Women In Steel  - at the queens llibrary   - A Tribute To The SteelPan Woman


Carnivalitis: The Conflicting Discourse of Carnival


Celebration of Women
and the Steelpan Art Form

                                                              Tribute To Women In Pan - 2005


By Dr. L. Trevor Grant

As part of the Celebration of Women and the Steelpan and Women’s History Month, the Queens Borough Public Library presented the all-female steelband from Brooklyn – Women in Steel – on March 20th 2005. Playing to a very responsive and captive audience comprised predominantly of Americans (white and black), the eight piece ensemble provided a scintillating mixture of calypso, jazz, samba, R & B, reggae and classical music, much to the delight of the diverse audience that included a surprisingly large number of children.

Despite the cold, soggy, rainy day, around 100 people paid their respects to the new acoustic musical innovation of the 21st century – the steelpan – and based on the thunderous ovations, those in attendance thoroughly enjoyed the performance and were treated to an entertaining, lively, musical interlude. As for the performance itself, Women in Steel led by Claudette Baptiste played in a relaxed, laid back manner but got their musical message across. I expected a few highly energized, individual, acoustic performances but that was not to be. However, the synchronized group sound was audible, clear and moderate. Although the acoustics in the auditorium was poor, the music was soothing and enjoyable and resonated well with the audience.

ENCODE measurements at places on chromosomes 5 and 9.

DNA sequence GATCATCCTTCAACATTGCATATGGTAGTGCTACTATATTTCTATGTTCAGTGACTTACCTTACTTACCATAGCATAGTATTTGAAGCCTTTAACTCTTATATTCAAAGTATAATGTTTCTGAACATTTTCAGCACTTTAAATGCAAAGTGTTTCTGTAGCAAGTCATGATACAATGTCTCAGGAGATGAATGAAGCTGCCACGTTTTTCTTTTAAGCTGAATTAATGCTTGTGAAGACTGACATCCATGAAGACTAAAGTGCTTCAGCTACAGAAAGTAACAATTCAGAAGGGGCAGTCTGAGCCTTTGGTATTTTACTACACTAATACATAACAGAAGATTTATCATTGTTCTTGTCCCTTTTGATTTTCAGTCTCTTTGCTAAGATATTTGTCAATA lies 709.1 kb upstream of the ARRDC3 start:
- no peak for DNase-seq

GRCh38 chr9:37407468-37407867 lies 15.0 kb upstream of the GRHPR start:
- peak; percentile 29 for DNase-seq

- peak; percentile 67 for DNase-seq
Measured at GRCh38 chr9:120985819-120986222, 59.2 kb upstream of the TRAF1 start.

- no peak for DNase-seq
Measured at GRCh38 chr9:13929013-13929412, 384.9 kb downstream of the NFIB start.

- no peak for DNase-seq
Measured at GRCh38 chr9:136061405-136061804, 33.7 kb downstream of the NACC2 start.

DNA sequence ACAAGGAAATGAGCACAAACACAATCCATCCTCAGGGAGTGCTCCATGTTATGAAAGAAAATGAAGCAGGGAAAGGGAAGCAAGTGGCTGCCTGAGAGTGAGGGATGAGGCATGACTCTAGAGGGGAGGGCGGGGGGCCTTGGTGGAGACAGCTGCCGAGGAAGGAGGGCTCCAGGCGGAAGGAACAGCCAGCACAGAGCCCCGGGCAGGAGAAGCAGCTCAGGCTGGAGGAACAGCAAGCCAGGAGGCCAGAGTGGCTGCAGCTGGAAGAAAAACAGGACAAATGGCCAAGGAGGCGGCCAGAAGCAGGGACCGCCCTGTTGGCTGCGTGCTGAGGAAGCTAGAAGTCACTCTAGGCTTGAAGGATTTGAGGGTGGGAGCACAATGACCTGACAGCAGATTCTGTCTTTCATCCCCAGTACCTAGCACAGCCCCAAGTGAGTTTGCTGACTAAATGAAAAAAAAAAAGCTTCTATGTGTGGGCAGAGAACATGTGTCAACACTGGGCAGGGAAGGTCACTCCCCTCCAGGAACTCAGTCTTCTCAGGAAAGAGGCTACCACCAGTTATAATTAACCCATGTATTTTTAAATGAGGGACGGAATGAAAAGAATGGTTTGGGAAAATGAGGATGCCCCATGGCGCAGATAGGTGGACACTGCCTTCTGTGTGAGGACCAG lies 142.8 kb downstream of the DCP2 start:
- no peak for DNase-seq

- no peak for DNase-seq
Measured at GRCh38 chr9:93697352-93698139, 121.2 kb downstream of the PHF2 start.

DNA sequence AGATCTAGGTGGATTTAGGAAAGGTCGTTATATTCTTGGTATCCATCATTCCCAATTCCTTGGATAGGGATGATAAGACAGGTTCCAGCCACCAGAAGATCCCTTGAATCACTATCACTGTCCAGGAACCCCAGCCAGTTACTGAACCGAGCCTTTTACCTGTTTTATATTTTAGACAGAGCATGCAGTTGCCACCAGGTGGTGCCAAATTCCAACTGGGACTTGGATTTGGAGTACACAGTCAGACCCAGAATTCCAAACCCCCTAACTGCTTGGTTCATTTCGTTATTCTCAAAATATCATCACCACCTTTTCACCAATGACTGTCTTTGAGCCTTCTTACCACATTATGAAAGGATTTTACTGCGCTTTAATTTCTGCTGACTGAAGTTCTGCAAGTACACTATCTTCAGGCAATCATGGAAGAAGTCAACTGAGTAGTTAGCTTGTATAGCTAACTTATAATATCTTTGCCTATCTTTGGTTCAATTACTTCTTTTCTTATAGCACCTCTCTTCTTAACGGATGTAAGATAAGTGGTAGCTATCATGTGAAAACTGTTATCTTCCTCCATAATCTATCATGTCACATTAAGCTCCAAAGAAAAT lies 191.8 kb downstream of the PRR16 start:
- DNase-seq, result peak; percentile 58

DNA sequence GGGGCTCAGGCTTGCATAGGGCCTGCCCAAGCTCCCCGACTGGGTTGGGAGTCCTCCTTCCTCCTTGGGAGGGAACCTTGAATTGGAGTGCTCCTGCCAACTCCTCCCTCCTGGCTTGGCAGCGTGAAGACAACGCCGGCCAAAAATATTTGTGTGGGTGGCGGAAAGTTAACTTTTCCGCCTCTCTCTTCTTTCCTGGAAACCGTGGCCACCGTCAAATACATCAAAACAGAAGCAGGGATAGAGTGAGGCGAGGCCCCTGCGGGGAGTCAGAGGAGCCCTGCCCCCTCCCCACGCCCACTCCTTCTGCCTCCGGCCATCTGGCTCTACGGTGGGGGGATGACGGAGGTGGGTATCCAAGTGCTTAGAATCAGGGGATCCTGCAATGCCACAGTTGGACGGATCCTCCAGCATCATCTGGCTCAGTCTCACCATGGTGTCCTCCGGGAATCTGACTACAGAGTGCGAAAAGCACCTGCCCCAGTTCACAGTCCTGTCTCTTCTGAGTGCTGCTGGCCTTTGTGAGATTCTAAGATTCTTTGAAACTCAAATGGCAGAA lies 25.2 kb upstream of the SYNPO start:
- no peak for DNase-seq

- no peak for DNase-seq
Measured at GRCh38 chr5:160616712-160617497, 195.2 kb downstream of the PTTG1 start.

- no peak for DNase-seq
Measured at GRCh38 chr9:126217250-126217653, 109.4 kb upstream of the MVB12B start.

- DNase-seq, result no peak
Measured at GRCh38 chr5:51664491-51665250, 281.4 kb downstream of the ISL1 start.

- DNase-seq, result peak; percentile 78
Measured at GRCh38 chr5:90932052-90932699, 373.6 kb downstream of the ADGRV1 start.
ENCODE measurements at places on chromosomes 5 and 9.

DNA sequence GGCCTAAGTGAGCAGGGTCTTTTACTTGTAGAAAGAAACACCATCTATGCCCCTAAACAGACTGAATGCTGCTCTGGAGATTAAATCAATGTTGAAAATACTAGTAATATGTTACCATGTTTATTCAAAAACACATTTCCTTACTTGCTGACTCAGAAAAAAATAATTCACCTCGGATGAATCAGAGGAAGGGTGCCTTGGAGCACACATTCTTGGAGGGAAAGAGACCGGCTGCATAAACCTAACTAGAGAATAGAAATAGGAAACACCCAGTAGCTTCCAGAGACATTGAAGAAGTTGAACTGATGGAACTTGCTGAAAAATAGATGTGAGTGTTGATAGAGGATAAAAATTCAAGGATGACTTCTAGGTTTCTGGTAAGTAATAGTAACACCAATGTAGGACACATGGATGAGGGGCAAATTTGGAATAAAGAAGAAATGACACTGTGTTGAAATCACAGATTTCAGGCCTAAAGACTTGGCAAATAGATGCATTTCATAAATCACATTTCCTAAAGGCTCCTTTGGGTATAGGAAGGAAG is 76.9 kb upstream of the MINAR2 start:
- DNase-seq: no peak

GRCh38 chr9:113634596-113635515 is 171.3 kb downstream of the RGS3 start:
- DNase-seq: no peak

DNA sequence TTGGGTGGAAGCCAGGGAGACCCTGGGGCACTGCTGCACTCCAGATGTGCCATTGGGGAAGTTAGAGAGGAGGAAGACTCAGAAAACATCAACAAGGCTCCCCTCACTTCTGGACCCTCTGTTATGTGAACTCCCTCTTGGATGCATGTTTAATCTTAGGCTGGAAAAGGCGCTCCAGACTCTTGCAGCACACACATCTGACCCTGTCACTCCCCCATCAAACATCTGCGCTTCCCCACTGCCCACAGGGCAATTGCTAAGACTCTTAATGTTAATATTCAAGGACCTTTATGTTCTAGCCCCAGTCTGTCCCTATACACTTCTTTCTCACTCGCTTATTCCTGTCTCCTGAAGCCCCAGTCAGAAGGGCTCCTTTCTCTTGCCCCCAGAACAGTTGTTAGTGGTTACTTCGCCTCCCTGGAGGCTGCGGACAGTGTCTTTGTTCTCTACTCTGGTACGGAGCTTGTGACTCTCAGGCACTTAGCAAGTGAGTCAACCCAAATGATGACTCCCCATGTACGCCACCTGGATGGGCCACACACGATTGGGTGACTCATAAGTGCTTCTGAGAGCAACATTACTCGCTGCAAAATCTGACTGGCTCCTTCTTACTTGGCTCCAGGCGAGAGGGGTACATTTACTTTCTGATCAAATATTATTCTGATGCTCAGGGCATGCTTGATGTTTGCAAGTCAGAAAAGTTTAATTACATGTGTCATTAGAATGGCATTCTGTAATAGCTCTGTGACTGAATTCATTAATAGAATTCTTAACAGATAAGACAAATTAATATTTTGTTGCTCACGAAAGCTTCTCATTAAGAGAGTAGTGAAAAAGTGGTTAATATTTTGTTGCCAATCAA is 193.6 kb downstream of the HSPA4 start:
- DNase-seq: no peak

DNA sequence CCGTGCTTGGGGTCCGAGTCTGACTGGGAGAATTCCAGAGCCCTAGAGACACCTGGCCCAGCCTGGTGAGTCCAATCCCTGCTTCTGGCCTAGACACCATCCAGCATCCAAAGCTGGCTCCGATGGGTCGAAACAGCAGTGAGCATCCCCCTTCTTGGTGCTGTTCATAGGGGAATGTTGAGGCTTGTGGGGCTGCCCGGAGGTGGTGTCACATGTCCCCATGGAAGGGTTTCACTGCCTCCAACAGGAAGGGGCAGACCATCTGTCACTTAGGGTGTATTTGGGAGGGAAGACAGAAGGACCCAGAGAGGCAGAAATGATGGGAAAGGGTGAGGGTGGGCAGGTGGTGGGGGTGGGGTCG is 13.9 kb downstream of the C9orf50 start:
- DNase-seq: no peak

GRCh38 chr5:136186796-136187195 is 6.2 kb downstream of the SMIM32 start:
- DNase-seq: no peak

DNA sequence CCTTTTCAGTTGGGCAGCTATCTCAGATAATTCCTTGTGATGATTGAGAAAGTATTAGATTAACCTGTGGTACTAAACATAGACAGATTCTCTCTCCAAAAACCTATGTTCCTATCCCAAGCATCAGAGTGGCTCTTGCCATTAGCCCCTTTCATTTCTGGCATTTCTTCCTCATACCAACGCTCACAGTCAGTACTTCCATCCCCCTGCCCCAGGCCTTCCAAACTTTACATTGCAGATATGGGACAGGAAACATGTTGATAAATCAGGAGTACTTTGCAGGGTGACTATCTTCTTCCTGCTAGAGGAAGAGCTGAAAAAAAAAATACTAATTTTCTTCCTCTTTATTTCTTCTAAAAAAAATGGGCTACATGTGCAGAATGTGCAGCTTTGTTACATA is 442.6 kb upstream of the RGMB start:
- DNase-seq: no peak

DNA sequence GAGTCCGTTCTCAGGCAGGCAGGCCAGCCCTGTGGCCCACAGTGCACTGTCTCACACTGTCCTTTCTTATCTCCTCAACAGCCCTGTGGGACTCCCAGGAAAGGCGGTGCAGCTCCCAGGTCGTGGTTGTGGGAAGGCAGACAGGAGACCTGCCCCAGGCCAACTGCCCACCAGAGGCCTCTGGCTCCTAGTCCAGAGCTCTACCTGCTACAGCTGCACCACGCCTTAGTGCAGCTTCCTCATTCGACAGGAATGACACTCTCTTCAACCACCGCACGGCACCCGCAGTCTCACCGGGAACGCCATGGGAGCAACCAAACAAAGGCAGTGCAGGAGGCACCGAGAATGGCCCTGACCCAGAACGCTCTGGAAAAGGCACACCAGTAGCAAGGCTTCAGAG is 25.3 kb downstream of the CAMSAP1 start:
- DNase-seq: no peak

Questions pertaining to Black Historians were posed to children in the audience and they answered all the questions correctly. The question and answer session conducted between tunes went down well with the audience who appeared to really appreciate the historical, educational discourse and musical expression. It was also pleasant to see adults and their children bonding, dancing and swaying to the sweet sounds of pan music. In essence, the mini-concert turned out to be an entertaining family event.

Steelpan music is still a new, mystical musical expression for many and this mini-concert by Women in Steel should be the beginning of regular concerts by the many steel orchestras in New York City. Concerts should be held in libraries and other cultural centers throughout the city on a regular basis. Exposing the musical instrument to its many music fans would eventually be beneficial to pannists who want to seek employment opportunities in the profession. Steelpan music is big business now and pannists should be compensated for their years of hard, unpaid work and pannists should also be at the forefront of the musical evolution.

The presence of many children alongside the diverse adult audience speaks volumes for the musical art form and culture and shows that the steelpan is on its way to becoming not only a heavyweight instrument but a very important addition to the cast of instruments already accepted by musicians and musicologists. However, more laborious work lies ahead to create a larger following for the steelpan while at the same time learning ways to properly market and promote steelpan music in the Americas. The steelpan is now an international instrument and business people should be given the task to promote and secure the profits from this important musical innovation.

Dr. L. Trevor Grant is the author of Carnivalitis: The Conflicting Discourse of Carnival – Available at website: www.yacos.org



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